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We have been in the process of finishing our basement to make a playroom, and take back the living room from all the toys and baby things! Putting up walls and adding doors was easy, but I wanted to stairs to make a statement in the new basement, without breaking the budget.
This is our DIY Stairs makeover!
Our basement stairs were painted "battleship gray" and were abused and beaten. The previous home owner had pets and there were plenty of signs from claw marks, along with the general wear and tear of carrying stuff up and down the staircase.
We took to Pinterest for our stair makeover ideas. There was tons of inspiration out there, but I didn't find the exact look that I wanted. However the ideas gave me a plan; sand the treads to be mainly natural, and paint the risers and stringers to accent the room.
Stair Makeover Step 1: Remove the Banister and Demo
Our demo was fairly easy! We first started by removing the handrail, but unscrewing it from the wall, to preserve it to possibly use again. Next, we remove the 2x4 "railing" that was basically the builder grade banister for safety. Removing this made the space and stairs appear so much bigger and was an instant improvement!
Stair Makeover Step 2: Sand the Stair Treads
This step is dirty, dusty, and sanding isn't a pleasant task! Since our treads were painted I used 80 grit sand paper on my random orbital sander, and removed as much of the paint on the treads that I could. However, during the sanding, I thought that the gray paint in some of the gouges looked neat, and I left some of the paint for a "worn farmhouse style" appearance.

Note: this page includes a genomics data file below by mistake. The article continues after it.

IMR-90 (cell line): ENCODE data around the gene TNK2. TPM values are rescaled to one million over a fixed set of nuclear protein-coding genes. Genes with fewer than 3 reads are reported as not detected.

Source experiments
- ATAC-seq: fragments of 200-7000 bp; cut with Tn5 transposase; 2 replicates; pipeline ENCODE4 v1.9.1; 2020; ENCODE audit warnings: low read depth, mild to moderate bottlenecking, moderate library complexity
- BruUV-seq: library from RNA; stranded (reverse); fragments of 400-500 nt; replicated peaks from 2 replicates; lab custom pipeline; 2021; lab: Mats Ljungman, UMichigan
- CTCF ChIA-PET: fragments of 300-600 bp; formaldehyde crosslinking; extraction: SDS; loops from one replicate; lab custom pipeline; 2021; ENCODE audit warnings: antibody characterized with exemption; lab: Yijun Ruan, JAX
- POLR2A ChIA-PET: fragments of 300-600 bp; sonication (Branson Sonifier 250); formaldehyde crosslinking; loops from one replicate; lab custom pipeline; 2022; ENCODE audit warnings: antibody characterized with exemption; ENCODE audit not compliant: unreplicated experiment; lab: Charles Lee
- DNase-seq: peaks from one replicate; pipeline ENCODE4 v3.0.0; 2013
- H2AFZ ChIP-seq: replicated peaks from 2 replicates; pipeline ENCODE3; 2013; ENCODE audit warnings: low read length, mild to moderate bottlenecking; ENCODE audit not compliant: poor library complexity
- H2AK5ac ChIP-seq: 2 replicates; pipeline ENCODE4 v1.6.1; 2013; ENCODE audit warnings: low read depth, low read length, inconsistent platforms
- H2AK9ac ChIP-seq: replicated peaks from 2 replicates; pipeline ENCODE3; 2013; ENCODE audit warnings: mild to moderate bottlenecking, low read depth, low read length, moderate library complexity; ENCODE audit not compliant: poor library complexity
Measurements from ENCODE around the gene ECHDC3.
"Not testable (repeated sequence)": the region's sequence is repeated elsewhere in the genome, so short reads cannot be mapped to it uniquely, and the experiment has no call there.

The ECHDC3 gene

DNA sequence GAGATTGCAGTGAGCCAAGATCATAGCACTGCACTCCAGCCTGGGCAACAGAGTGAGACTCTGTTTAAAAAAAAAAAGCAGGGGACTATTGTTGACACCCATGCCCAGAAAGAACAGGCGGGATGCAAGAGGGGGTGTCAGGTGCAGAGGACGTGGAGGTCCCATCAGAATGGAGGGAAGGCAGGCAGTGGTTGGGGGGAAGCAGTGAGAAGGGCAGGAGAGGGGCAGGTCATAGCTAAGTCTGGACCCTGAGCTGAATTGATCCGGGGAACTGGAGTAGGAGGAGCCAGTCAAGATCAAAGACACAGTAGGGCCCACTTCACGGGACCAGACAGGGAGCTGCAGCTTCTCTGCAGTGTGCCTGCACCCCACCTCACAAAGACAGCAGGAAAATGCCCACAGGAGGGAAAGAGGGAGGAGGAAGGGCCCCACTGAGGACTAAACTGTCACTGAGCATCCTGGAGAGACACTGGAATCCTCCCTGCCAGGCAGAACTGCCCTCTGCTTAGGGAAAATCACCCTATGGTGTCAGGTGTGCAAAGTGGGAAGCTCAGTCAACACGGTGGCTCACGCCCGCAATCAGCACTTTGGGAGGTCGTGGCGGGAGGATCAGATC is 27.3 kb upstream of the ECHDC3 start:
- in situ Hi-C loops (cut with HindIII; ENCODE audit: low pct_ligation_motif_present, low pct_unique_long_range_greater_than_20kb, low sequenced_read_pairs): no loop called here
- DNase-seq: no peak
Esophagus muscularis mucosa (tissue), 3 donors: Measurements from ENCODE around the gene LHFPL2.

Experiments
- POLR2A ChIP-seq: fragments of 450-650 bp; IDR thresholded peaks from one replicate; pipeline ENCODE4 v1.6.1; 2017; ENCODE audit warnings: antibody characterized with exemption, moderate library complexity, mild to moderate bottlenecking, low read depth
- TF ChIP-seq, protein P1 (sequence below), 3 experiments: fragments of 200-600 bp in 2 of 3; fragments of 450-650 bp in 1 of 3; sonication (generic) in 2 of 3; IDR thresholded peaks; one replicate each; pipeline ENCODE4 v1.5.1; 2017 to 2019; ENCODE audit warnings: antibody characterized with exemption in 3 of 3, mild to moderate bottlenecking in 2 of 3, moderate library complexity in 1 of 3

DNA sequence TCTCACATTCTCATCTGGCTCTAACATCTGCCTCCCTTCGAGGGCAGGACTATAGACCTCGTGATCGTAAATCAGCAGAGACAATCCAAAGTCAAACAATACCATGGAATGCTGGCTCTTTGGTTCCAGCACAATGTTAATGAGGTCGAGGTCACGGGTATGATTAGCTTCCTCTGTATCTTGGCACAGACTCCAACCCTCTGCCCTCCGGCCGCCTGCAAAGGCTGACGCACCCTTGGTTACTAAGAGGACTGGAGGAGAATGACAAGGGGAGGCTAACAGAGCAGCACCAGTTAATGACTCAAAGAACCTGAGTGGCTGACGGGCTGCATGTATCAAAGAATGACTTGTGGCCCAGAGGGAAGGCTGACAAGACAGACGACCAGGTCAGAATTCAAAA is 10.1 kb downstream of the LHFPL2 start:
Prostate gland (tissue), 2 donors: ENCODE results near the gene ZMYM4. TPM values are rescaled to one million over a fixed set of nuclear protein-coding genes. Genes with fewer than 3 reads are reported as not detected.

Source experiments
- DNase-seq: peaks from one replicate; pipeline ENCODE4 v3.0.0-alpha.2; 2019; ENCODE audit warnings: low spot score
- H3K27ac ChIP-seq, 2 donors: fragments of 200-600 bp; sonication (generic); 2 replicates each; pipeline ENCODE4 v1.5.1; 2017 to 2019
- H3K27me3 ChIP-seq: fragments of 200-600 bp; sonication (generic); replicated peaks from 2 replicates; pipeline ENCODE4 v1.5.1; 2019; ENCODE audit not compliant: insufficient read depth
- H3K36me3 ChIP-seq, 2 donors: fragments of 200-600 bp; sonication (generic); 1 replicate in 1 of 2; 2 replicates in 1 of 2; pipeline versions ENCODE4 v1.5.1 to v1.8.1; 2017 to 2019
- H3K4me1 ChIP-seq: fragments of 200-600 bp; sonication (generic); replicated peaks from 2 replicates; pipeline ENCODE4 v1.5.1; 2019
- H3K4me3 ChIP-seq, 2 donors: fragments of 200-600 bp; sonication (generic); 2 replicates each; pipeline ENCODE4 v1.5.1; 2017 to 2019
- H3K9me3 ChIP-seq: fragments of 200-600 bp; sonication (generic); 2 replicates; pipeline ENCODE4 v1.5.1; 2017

Since the sander is round, its impossible to get the corners with the sander, so after I had the majority of the paint off, I switched to an oscillating tool with a triangle sanding attachment. The small triangle allowed me to get into the corners and clean up the edges perfectly. '
Sanding is the worst part of this job. It seems like a never ending task, that you could bo forever to remove all the paint. Once you are happy with the appearance, sweep up and get rid of all that dust left behind.
Stair Makeover Step 3: Paint the Stair Risers and Stringers
Is it just me or is picking just the right paint color a fairly difficult task? I have such a hard time committing and I like to compare more options than probably necessary. Either way, we decided on Urbane Bronze by Sherwin Williams as our paint color. I love this color! I first saw it in a trendy downtown marketing agency, and felt that it is a modern industrial color that pairs well with natural wood tones.
We used the paint from one of their sample quarts to paint the stairs. It is probably frowned upon, but it has been great so far. The best part about using the sample paint is it only cost $7!
Stair Makeover Step 4: Wood work and Varnishing the Treads
I like natural wood. I believe that the natural variation and design of the wood grain looks timeless and clean. I added a board on the "knee wall" beside the stair as a cap on the wall. I used a piece of solid Hickory and cut my joint so that the wood grain would continue and appear that the wood was bent over.
Finally, I made sure all the wood on the staircase was clean and dust free, and I applied satin wood finish to the treads. I used a 3" brush and put on one medium thickness coat of varnish. I didn't want the treads to look brand new, or to get slippery, so I went with one coat (you should probably do more it your stair is in a high traffic area).
I am extremely please with the stair case transformation! For less than $100, we completely changed the way the stairs into the basement looked. Eventually, I plan to add a farmhouse style steel banister and railing, but for now I love the open staircase.